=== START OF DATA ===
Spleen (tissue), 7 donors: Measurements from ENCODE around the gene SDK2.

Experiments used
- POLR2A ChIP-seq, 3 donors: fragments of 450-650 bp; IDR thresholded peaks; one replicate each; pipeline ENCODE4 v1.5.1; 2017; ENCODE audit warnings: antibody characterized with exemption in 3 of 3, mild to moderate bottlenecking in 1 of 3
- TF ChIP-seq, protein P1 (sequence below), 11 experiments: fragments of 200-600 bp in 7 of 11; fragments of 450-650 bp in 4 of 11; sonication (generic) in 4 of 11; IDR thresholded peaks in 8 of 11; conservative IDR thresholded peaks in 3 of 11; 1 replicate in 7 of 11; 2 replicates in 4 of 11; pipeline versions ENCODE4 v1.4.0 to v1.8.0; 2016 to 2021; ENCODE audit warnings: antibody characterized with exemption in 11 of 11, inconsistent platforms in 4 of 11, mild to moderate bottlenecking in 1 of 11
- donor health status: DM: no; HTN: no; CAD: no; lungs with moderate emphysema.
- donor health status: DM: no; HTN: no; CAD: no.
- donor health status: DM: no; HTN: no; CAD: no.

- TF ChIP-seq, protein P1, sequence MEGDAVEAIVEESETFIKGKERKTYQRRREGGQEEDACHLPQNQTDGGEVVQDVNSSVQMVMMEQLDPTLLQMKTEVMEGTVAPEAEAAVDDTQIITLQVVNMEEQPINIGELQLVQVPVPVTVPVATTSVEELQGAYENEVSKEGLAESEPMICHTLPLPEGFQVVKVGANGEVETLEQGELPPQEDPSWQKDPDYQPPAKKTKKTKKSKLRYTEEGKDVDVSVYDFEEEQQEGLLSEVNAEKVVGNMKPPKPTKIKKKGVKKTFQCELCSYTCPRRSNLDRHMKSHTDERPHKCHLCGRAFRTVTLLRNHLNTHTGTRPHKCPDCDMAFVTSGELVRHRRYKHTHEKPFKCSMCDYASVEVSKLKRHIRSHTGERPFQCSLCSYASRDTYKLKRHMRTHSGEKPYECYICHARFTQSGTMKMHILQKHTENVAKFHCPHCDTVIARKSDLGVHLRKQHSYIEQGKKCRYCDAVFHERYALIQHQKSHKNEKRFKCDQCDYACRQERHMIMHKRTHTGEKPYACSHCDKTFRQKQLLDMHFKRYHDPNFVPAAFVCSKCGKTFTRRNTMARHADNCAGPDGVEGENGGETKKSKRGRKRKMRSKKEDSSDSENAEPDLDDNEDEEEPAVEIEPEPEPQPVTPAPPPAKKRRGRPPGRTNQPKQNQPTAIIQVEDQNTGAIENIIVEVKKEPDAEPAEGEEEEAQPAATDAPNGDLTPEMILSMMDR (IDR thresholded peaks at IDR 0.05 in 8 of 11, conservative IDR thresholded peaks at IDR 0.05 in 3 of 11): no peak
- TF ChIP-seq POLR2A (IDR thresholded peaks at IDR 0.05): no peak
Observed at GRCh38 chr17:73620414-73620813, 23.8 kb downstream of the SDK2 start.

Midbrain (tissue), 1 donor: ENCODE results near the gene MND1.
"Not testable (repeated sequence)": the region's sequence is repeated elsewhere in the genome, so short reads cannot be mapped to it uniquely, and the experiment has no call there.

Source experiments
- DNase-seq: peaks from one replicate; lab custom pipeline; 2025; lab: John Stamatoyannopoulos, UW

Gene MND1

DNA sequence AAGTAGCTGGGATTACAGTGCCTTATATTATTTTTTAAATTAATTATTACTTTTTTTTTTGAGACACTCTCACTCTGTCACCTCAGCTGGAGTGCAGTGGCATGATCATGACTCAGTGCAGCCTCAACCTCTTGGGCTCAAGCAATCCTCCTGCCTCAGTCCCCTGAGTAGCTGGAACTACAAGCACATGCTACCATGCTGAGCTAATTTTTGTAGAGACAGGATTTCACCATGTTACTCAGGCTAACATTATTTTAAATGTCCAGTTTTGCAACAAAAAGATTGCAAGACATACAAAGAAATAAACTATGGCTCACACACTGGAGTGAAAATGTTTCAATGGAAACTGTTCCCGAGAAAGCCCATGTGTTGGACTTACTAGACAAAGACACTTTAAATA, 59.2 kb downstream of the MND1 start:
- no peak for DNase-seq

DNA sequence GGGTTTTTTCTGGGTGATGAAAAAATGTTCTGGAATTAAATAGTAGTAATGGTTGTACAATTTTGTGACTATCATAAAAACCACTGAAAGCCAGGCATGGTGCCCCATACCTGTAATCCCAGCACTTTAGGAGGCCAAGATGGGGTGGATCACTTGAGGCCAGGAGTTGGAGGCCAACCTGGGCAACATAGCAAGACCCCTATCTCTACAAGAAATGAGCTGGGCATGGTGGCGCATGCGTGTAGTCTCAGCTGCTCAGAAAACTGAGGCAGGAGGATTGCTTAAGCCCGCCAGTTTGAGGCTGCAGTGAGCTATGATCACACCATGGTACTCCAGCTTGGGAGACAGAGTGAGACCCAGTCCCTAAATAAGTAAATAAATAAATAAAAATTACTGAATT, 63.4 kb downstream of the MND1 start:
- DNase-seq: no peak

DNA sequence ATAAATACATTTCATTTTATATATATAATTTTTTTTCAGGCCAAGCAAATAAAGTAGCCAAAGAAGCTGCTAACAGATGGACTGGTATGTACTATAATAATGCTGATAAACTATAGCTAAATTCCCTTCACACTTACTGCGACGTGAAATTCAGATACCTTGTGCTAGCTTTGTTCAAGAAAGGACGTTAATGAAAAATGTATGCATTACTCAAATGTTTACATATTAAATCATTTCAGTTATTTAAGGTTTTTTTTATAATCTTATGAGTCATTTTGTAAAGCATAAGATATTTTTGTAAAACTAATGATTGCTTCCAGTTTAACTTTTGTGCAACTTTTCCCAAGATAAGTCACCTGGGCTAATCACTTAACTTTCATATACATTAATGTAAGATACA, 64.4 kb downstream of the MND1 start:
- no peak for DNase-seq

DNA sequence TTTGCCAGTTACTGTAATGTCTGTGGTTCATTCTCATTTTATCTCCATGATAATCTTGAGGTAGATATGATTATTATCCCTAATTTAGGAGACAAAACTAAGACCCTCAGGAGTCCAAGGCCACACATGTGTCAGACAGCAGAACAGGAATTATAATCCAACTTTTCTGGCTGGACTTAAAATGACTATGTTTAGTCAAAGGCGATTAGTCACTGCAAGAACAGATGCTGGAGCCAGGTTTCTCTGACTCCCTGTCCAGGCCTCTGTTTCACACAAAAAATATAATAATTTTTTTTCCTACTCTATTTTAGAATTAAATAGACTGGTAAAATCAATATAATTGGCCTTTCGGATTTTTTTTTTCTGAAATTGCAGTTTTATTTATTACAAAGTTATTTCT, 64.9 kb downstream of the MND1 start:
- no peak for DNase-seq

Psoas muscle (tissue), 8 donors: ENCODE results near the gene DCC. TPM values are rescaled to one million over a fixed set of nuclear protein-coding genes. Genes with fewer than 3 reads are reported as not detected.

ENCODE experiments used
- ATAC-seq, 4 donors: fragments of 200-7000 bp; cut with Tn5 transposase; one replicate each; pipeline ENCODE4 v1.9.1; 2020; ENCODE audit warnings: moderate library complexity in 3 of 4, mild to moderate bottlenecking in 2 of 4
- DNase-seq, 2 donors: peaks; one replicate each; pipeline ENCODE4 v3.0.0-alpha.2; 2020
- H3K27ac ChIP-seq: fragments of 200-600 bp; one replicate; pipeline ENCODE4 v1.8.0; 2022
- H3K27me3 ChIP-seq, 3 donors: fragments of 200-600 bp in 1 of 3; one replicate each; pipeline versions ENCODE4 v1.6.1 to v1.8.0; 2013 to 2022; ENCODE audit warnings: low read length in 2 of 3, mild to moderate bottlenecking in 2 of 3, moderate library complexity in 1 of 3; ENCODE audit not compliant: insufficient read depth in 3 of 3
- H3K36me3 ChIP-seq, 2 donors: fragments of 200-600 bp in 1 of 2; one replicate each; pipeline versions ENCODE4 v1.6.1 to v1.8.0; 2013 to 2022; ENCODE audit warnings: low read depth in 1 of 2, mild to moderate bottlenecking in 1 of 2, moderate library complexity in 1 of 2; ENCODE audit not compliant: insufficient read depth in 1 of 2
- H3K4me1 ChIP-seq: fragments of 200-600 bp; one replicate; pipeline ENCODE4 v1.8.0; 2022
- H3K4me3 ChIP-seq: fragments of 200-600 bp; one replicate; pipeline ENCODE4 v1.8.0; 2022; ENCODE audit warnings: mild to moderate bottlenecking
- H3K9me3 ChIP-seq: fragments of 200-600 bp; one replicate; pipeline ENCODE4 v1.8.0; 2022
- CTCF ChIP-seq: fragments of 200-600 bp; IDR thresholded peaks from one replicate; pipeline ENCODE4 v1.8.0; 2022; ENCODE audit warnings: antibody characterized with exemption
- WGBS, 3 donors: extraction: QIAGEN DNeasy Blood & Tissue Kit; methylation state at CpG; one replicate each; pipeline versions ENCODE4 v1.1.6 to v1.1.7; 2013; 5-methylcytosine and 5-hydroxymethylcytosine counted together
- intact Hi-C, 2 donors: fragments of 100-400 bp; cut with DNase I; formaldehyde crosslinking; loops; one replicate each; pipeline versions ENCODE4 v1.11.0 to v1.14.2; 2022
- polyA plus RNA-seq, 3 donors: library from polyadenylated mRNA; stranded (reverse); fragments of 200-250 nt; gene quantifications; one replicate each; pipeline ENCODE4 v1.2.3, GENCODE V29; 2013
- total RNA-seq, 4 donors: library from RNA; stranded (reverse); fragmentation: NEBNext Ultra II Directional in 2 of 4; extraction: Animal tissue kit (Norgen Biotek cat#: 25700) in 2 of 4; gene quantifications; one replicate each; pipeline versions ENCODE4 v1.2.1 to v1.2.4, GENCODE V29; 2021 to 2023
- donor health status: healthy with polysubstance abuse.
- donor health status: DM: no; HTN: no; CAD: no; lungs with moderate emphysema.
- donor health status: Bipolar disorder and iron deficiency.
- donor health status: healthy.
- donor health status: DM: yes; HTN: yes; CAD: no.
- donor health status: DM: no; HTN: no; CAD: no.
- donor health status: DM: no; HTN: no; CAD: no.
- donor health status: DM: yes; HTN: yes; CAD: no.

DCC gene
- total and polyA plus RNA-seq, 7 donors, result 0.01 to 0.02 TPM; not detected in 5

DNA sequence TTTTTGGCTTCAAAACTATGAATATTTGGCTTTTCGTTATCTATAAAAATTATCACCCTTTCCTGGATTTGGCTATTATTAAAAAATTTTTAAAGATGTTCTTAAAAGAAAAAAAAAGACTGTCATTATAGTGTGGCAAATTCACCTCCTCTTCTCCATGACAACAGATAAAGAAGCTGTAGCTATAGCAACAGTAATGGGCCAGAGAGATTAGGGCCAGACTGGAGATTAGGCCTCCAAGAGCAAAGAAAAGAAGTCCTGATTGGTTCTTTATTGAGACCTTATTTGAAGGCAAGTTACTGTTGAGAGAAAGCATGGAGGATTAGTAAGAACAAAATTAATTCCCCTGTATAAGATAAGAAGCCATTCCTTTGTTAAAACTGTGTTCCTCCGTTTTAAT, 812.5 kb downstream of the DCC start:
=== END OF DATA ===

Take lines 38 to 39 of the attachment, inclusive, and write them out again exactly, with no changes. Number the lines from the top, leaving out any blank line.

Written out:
- total RNA-seq, 4 donors: library from RNA; stranded (reverse); fragmentation: NEBNext Ultra II Directional in 2 of 4; extraction: Animal tissue kit (Norgen Biotek cat#: 25700) in 2 of 4; gene quantifications; one replicate each; pipeline versions ENCODE4 v1.2.1 to v1.2.4, GENCODE V29; 2021 to 2023
- donor health status: healthy with polysubstance abuse.